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Using Business Intelligence To Change Student Lives
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User Rank: Ninja
3/4/2015 | 5:36:09 PM
Informed decisions
This is really interesting. I'm curious about the cost of these programs and longterm success.
User Rank: Ninja
3/3/2015 | 3:04:08 PM
Re: Using Business Intelligence To Change Student Lives
We hear a lot about BI as the centerpiece of all the Big Data and analytics trends that have been developing over the last several years, so it's nice to hear about a use case that trickles down to the non-business world and helps everyone. It sounds like an interesting marriage between BI and education - there are whole positions in the business world dedicated to understanding, stewarding, and analyzing this data. Grafting those positions into a school system sounds like a project in and of itself. I found myself agreeing with Mr. Kingsley - budgets are a constraint, but not because the systems themselves cost money. Indeed, there are lots of great free options these days, and discounted licenses for schools. It's the cost of adding any positions for school budgets that are bursting at the seams - you can't ask existing staff to do it, because their workloads are, too. Education for staff is key.

The DQC has a state-by-state comparison on their website where you can check how you stack up, and I was happy to see that my home state, Massachusetts, is a bit above the curve with 8 of 10 important steps the DQC recommends being taken. Maybe that's no big surprise considering our technology pedigree, but some of the other high scorers are - Kansas has 9, for example. One thing that was a bit odd was a lack of detail on the kinds of data collected, or how, although the results speak for themselves . They insist on not using 'data' as just a buzzword, yet, the people in the video just keep repeating it, even in odd places. Grades are a given, but what else? Attendance records? Self-assesments? Are they filtering this info by students' ethnicity? Economic status? This does sound like good news, but for such a focus on specifics, there seems to be a strange lack of them.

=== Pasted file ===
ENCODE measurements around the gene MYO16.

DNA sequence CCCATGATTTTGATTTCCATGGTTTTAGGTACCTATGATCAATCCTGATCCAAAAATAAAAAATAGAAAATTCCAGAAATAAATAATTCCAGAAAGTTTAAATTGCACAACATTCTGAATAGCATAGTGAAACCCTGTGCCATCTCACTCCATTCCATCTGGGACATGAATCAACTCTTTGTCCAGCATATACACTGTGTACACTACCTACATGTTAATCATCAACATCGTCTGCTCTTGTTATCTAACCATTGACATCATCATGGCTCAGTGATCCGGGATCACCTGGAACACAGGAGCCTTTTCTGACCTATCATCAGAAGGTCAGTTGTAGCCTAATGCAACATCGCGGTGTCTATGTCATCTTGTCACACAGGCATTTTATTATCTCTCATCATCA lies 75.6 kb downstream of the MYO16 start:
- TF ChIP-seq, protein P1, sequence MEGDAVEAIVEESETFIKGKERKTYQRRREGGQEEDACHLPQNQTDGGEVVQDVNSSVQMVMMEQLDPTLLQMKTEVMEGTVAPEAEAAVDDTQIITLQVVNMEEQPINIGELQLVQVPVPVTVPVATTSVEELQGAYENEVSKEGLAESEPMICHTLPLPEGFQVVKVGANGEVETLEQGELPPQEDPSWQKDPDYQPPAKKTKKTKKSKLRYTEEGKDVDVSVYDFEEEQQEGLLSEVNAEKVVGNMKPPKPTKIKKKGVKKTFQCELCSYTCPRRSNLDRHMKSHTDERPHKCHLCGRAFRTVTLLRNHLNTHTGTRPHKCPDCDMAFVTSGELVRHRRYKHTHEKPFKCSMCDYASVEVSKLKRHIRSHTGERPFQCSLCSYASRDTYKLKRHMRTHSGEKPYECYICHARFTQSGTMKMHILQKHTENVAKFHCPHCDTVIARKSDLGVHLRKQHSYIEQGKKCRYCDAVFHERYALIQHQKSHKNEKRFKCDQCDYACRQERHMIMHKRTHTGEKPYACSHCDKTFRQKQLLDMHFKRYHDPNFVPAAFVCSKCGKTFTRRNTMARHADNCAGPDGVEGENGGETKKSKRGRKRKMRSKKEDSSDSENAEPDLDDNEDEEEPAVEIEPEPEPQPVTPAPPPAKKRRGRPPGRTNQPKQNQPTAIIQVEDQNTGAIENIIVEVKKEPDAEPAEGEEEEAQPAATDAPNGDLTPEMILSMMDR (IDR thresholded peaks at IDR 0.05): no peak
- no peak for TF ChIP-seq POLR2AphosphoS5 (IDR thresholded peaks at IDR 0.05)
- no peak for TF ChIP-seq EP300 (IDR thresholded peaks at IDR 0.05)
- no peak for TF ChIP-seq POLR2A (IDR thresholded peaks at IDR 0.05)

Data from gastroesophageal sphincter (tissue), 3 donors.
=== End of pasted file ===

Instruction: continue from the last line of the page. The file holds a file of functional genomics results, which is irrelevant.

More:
Charlie Babcock
Charlie Babcock,
User Rank: Author
3/2/2015 | 6:20:14 PM
What works for secondary public school students also works for adults
The Apollo Education Group did this to try to reduce turnover among the 250,000 adult students attending classes, mainly at the University of Phoenix.It collected 500 GBs of data a day on attendance and other signs of participation and fed it into its data warehouse system. Results to be determined at a future date.

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